- Pregnant women or nursing mothers
- Small children and/or teenagers
- People with medical conditions
- People about to undergo surgery
This is because nobody really knows what supplements do in these groups. It is unethical to experiment on pregnant women or children and those who cannot legally or intellectually accept the risks of research. This is why you usually see disclaimers at the bottom of supplement advertisements pertaining to pregnant women, those with health issues and children.
Does the FDA Regulate Supplements?
The FDA has some regulations over supplements but they do not study supplements for safety or test whether they are effective either. This is why you always see this disclaimer in ads for supplements:
These statements have not been evaluated by the Food and Drug Administration. This product is not intended to diagnose, treat, cure or prevent any disease.
This is the US government’s way of saying to the consumer that the government is not endorsing the claims made about the supplement. It’s also reminding the people that in spite of the structure/function claim (e.g “aids in prostate health”), the supplement should not be used in place of any conventional medical treatment.
Are Natural Supplements Better?
Not necessarily but I do believe that it's best to get most nutrients from food when possible. For example, your multivitamin probably contains folic acid. Folic acid is the synthetic form of folate -the natural form of the vitamin. Folic acid is absorbed better than the natural form.
Folic acid does help reduce birth defects and that's good. However, some research also shows that folic acid supplements (and food that is fortified with folic acid) appear to increase the risk for prostate and colon cancer! Just as babies need folic acid to grow, so too does cancer.
This doesn't happen when people eat food in its natural (not fortified) state. As you see, things can be very complicated. While folic acid supplements may be best for pregnant women, they may not always be the best for everybody else.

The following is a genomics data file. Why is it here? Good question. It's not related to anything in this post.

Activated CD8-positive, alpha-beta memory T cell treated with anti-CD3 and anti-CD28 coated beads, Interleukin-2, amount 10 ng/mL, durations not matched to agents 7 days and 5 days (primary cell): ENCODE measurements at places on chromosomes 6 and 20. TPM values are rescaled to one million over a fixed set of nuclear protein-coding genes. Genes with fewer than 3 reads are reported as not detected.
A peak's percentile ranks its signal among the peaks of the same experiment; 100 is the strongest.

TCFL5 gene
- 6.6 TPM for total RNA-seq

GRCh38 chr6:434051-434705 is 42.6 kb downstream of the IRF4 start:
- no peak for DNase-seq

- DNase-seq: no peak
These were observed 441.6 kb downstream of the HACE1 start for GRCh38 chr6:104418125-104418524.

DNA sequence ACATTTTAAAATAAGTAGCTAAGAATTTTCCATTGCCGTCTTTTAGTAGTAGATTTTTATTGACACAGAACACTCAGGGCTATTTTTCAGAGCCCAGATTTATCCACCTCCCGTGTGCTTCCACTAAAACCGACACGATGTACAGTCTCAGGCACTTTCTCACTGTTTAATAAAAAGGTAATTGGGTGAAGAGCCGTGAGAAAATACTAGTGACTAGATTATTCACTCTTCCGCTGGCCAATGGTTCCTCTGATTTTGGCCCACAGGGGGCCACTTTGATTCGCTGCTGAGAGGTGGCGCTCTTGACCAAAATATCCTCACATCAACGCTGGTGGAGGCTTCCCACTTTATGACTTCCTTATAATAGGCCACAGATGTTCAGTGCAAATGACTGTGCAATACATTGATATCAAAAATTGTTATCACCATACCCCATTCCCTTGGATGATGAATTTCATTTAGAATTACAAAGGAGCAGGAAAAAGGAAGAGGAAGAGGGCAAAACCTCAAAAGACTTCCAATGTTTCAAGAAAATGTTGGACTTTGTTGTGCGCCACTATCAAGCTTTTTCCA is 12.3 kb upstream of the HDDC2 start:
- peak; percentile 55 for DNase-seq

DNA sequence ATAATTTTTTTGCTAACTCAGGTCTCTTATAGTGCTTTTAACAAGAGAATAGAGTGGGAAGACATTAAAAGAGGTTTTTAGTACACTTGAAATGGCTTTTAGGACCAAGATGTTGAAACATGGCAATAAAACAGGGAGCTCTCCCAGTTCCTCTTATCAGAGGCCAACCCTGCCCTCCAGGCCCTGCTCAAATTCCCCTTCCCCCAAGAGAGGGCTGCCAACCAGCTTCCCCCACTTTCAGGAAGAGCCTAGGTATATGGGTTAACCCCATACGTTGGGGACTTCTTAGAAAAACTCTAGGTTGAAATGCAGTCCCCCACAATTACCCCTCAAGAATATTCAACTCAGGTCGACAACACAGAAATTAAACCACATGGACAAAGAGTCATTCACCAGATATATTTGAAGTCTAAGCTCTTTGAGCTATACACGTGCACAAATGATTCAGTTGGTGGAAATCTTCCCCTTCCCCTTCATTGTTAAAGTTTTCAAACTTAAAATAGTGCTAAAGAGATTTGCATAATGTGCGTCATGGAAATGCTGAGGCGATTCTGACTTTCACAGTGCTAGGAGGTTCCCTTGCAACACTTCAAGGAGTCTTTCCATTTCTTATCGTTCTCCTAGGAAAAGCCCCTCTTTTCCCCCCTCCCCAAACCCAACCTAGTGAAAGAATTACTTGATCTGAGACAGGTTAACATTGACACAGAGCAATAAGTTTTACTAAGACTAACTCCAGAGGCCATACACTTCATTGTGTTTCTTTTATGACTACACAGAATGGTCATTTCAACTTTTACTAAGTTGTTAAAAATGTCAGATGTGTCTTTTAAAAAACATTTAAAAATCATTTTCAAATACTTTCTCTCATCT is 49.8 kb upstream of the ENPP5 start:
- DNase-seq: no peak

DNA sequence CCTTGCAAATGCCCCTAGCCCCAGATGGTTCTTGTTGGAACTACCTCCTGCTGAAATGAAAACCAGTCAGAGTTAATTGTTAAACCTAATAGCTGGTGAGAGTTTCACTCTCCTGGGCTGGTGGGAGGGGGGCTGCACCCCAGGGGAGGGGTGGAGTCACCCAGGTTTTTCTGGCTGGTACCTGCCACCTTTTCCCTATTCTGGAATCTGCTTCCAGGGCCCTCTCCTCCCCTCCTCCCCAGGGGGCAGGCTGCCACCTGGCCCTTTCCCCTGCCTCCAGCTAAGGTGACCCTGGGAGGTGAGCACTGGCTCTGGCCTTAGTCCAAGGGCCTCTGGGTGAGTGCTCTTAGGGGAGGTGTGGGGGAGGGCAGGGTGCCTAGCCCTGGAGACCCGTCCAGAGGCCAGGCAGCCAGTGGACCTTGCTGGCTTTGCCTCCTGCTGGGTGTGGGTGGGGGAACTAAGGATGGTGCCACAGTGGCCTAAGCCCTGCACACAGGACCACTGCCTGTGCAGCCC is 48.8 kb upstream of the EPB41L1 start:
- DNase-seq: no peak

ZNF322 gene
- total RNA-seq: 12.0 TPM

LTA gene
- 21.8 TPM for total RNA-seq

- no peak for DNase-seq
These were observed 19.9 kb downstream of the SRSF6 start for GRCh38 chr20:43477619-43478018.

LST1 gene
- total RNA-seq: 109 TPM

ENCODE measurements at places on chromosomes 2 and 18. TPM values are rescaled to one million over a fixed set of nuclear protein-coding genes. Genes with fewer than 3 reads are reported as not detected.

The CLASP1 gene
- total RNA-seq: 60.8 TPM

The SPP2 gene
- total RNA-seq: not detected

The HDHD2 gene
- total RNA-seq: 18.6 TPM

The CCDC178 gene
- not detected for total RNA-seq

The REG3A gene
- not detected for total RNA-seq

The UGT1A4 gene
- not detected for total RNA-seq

Does Colon Cleanses Work?
Many people take colon cleanse supplements for weight loss. When you look at the ingredients in these supplements, what you often see is fiber and things that cause the colon to contract (like senna). This means that colon cleanses are laxatives. Here's the thing; laxatives (and colon cleanse supplements) work in the large intestate – where the poop is. They do not work in the small intestine – where we absorb calories.
Because of this, the weight loss using colon cleanse supplements is mostly poop and water. Because of that, I suggest not wasting your money on an over-priced, over-hyped colon cleanse supplements.
Do Testosterone Supplements Work?
I've reviewed several testosterone booster supplements and the thing that I see is that none of the companies I've looked at have shown me any published peer-reviewed proof that their products actually raise testosterone levels in humans. Most products contain the herbs fenugreek and Tribulus Terrestris as well as others.
If you want to try testosterone raising supplement, consider first getting your testosterone levels measured by their doctor. Do it in the morning when levels are highest. Then try a product for a month. Then, retest their testosterone levels to see if it changed. That is the only way to really know if a product works or not.
Do you have a question not mentioned here? Email me so I can add it to this list.